Ski company payment -extortion, bribe, or neither?
Vail Resorts Inc., which operates five ski resorts in Colorado – Vail, Beaver Creek, Breckenridge, Keystone and Arapahoe Basin – provided the seed money, $200,000, for a lynx reintroduction program that has now cost $2 million. Some have called it extortion, others a thinly disguised bribe. Both charges lack strong evidence.
Those charging bribery point out that the lynx were subsequently released 200 miles from Vail, in the San Juans. Since the last incontrovertible evidence of lynx in Colorado was at Vail, in 1973, according to this argument, that’s where lynx should have been released.
This argument ignores several facts: First, Vail wasn’t the only place where lynx were once found. At about the same time, trappers killed lynx at three other locations: near Silver Plume; south of Leadville; and east of Basalt. The thread here is that all are reasonably close to I-70, where traffic has tripled since the last lynx were seen.
Why release lynx anywhere close to rural Colorado’s busiest highway? When lynx were reintroduced into New York’s Adirondack Mountains in the 1980s, many were killed on roads that were far less heavily used.
Ski area operators along the I-70 corridor may have been privately relieved that no lynx have been released near here. However, there was no clear pressure to choose the San Juans, which were chosen because a hastily completed study of habitat suggested they would be best.
The argument that Vail Resorts was extorted to donate $200,000 by the Colorado Division of Wildlife also wilts in the face of scrutiny. Andy Daly, then president of Vail Resorts, says the state wildlife agency had already given the ski company the criteria of what would be necessary in order to get its recommended approval for the expansion. Vail Resorts, he said, agreed to donate the money after those criteria were issued.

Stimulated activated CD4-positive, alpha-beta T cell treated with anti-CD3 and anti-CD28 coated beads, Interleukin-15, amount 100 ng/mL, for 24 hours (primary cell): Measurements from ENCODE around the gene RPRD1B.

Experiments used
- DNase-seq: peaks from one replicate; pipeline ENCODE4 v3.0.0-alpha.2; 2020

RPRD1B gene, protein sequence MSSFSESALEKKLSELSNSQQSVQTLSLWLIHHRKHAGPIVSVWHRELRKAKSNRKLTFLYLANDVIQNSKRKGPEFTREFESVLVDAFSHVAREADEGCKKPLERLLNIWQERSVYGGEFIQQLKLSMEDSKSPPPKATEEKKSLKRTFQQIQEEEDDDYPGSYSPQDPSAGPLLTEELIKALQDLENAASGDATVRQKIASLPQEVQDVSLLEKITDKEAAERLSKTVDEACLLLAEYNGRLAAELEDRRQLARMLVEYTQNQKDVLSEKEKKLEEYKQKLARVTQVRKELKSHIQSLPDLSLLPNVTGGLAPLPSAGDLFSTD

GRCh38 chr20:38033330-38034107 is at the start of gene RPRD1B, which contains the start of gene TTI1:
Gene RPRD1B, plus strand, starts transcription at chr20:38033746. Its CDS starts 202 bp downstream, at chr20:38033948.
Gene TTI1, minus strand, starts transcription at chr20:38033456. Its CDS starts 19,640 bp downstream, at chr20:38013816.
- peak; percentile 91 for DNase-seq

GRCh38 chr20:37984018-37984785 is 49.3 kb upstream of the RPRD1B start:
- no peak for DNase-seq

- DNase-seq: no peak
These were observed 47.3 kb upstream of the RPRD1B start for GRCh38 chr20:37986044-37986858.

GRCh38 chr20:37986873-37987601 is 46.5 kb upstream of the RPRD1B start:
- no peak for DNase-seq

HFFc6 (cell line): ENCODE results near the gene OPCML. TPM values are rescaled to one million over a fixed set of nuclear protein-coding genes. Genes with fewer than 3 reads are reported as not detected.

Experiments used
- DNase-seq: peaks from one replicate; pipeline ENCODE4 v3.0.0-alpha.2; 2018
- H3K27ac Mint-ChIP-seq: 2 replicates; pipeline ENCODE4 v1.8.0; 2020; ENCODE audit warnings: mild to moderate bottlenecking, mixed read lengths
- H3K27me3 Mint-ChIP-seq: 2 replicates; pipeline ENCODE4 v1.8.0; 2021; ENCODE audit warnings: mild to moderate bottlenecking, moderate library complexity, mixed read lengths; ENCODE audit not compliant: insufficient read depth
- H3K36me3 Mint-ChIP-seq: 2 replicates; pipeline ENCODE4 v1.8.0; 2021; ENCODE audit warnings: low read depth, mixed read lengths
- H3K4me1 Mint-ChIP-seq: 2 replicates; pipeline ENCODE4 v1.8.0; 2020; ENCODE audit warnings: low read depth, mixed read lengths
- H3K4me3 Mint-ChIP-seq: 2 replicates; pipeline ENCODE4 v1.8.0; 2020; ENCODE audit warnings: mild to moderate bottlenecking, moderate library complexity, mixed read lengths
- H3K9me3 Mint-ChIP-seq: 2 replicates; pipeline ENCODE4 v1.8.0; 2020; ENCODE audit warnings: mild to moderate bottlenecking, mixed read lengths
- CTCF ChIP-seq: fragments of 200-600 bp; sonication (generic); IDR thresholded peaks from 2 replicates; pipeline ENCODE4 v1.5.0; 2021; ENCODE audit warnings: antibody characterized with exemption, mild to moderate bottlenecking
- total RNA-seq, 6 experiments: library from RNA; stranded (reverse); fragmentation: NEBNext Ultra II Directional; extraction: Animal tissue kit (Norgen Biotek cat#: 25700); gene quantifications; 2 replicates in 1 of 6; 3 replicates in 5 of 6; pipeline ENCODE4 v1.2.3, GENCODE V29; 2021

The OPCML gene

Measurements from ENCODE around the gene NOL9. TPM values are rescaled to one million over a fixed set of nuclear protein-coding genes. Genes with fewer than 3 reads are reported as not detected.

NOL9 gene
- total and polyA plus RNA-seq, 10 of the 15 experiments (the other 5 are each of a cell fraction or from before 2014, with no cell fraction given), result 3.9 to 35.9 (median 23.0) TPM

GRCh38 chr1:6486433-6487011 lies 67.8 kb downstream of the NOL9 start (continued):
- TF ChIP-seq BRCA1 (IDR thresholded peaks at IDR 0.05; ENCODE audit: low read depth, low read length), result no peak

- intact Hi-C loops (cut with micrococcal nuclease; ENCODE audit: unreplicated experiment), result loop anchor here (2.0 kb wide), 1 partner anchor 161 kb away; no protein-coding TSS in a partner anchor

“We were uncertain what would happen with the lynx, but we actually felt we were better served by having lynx reintroduced to help us and everybody in the state determine the survivability rather than to live with years of uncertainty,” he says. “I think it was a legitimate strategy, the outcome of which is obviously still unknown.”
The contribution does fall within a pattern. Without any particular pressure, Vail Resorts through the years has spent $700,000 on study of elk movements between Copper Mountain and Beaver Creek. The company’s major push, like that of the rest of the ski industry, has been to try to demonstrate compatibility with wildlife. It will, however, be years before any conclusion can be drawn.
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